Researchers suggest World Health Organization change classification
TUESDAY, July 26, 2016 (HealthDay News) -- Being transgender is currently classified as a mental health disorder in the World Health Organization International Classification of Diseases (ICD), but a new study suggests that should change.
And, such a change wouldn't be without precedent. The American Psychiatric Association removed gender identity disorder from the latest edition of its Diagnostic and Statistical Manual of Mental Disorders (DSM).
For the new study, Mexican researchers interviewed 250 transgender people.
The researchers found levels of distress were more strongly influenced by social rejection and violence than by being transgender.
Seventy-six percent said they suffered social rejection due to being transgender. This rejection most often came from family members, followed by schoolmates/co-workers and friends, the study showed.
Nearly two-thirds were victims of violence due to their gender identity, the researchers found.
Family members were responsible for nearly half of the cases of violence. The most common types of violence were mental and physical violence. Some of those surveyed reported sexual violence, the study revealed.
This study is the first of its kind, the researchers said. Others are now being conducted in Brazil, France, India, Lebanon and South Africa, the researchers added.
Findings from the study were published July 26 in The Lancet Psychiatry.
"Stigma associated with both mental disorder and transgender identity has contributed to the precarious legal status, human rights violations and barriers to appropriate care among transgender people," study senior author Geoffrey Reed said in a journal news release. Reed is a professor at the National Autonomous University of Mexico.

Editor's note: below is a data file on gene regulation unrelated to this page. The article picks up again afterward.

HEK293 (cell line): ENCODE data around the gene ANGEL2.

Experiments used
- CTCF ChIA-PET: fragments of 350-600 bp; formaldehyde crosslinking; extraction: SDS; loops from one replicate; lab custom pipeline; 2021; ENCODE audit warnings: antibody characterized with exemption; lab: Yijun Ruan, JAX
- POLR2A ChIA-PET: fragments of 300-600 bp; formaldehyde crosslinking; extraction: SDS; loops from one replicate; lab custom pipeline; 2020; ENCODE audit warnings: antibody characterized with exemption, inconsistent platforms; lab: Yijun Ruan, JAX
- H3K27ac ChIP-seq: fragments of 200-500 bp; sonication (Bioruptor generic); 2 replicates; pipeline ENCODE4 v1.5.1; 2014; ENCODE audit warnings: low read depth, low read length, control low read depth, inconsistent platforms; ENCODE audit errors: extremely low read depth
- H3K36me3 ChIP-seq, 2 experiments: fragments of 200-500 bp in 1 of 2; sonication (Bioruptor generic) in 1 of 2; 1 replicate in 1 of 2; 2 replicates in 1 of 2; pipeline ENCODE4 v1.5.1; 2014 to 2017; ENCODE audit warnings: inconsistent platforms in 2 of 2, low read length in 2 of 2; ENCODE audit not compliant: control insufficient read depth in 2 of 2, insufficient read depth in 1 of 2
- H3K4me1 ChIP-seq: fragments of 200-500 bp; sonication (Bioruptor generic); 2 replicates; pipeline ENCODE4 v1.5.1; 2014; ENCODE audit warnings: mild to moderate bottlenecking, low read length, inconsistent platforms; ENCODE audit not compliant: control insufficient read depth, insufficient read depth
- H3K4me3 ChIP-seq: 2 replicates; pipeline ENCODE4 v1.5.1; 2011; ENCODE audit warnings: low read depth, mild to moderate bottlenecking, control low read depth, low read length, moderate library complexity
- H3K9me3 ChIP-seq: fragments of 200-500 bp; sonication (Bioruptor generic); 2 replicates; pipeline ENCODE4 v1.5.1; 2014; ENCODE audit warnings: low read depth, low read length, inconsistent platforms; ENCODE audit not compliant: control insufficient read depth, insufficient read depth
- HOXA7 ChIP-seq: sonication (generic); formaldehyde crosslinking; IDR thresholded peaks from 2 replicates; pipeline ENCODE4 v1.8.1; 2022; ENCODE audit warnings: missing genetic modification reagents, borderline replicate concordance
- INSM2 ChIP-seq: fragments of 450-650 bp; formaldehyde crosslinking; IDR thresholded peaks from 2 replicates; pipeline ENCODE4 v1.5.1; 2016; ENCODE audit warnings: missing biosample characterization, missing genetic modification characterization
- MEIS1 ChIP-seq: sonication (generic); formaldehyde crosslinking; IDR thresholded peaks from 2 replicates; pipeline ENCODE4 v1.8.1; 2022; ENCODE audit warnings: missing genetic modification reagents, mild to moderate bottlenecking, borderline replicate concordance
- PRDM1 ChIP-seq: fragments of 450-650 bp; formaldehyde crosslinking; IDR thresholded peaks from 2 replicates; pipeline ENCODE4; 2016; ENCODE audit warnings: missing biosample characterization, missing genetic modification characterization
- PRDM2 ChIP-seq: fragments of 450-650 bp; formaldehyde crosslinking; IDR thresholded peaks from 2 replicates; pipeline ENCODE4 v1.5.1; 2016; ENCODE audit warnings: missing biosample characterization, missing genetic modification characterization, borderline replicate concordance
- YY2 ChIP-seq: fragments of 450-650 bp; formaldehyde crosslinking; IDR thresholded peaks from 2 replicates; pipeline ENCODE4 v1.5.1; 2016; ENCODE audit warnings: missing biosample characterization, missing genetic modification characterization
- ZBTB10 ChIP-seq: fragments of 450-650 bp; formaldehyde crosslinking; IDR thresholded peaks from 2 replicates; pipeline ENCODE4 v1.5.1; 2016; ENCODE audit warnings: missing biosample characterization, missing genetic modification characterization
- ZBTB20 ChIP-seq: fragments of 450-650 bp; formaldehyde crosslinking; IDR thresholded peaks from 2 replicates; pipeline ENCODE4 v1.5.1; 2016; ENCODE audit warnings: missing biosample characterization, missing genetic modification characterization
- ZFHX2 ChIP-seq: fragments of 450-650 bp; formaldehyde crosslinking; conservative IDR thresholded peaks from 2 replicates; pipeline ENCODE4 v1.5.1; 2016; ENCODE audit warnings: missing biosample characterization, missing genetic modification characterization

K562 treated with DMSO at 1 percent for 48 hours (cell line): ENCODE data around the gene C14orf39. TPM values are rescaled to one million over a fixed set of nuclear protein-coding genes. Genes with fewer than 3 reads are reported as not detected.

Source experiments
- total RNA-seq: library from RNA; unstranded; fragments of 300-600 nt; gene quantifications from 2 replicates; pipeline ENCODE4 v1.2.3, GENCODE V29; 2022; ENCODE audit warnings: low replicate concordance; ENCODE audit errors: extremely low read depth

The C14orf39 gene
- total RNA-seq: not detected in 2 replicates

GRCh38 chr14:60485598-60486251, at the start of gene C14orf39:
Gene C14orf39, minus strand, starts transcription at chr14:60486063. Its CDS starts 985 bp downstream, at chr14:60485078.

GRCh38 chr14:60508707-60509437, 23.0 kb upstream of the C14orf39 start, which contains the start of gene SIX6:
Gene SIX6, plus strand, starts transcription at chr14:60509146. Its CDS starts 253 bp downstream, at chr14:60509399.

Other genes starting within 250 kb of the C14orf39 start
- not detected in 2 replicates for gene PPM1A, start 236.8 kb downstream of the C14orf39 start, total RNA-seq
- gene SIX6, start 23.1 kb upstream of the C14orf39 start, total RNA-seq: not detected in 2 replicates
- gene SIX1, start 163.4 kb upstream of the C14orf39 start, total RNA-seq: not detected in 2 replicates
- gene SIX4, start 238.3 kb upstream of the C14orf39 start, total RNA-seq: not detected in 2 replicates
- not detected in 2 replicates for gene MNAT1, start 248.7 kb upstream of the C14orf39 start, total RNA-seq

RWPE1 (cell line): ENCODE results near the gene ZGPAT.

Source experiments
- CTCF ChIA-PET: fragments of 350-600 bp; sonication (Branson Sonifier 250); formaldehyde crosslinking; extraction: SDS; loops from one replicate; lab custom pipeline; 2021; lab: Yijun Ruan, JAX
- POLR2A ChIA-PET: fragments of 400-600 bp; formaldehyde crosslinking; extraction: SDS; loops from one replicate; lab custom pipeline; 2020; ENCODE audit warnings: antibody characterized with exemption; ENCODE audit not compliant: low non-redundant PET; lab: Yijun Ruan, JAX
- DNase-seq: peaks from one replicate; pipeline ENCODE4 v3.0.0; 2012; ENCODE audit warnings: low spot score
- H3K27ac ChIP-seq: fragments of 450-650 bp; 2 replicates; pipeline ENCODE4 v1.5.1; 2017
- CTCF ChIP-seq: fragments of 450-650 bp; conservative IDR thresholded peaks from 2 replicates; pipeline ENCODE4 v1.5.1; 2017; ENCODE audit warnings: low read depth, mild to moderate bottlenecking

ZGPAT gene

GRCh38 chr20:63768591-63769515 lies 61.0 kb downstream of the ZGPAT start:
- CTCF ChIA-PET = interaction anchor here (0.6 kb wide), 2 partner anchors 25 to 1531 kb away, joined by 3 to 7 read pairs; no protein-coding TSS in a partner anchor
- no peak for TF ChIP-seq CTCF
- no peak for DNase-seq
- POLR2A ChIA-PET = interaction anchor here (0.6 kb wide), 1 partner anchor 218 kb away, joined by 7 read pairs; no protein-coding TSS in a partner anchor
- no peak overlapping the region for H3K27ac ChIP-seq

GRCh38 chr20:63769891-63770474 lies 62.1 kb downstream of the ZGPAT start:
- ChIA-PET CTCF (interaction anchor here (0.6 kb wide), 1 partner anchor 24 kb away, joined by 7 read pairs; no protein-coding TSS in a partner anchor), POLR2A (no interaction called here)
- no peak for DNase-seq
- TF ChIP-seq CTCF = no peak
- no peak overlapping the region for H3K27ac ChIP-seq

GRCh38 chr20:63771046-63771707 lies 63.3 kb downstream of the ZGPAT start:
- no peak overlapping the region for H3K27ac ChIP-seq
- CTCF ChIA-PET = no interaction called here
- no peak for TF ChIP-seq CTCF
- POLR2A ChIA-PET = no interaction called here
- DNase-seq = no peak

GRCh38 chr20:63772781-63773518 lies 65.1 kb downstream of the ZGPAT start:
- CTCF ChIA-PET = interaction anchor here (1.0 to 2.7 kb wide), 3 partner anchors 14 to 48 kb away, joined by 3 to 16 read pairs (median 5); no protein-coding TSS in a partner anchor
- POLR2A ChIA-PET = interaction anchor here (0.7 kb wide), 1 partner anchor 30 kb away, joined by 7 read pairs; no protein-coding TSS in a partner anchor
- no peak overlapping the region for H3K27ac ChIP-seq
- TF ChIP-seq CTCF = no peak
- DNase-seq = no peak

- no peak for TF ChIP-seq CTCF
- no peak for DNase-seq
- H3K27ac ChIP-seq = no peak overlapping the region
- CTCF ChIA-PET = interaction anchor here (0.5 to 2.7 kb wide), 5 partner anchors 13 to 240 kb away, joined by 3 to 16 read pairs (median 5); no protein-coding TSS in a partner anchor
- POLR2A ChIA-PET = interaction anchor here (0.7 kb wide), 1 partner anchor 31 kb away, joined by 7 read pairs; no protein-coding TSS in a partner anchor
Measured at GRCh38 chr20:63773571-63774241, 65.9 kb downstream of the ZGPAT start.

"The definition of transgender identity as a mental disorder has been misused to justify denial of health care and contributed to the perception that transgender people must be treated by psychiatric specialists, creating barriers to health care services," he said.
Reed said some governments have used the definition of transgender as a mental health disorder in courts to deny people their rights in matters of child custody, reproduction and changing legal documents.
Study lead investigator Rebeca Robles said, "Our findings support the idea that distress and dysfunction may be the result of stigmatization and maltreatment, rather than integral aspects of transgender identity." Robles is from the Mexican National Institute of Psychiatry.
She said these findings need to be confirmed with additional studies before the next approval of the revision of the WHO International Classification of Diseases in 2018.
"Rates of experiences related to social rejection and violence were extremely high in this study, and the frequency with which this occurred within participants' own families is particularly disturbing," Robles said.
"Unfortunately, the level of maltreatment experienced in this sample is consistent with other studies from around the world. This study highlights the need for policies and programs to reduce stigmatization and victimization of this population. The removal of transgender diagnoses from the classification of mental disorders can be a useful part of those efforts," she concluded.
For more about transgender issues, visit GLAAD.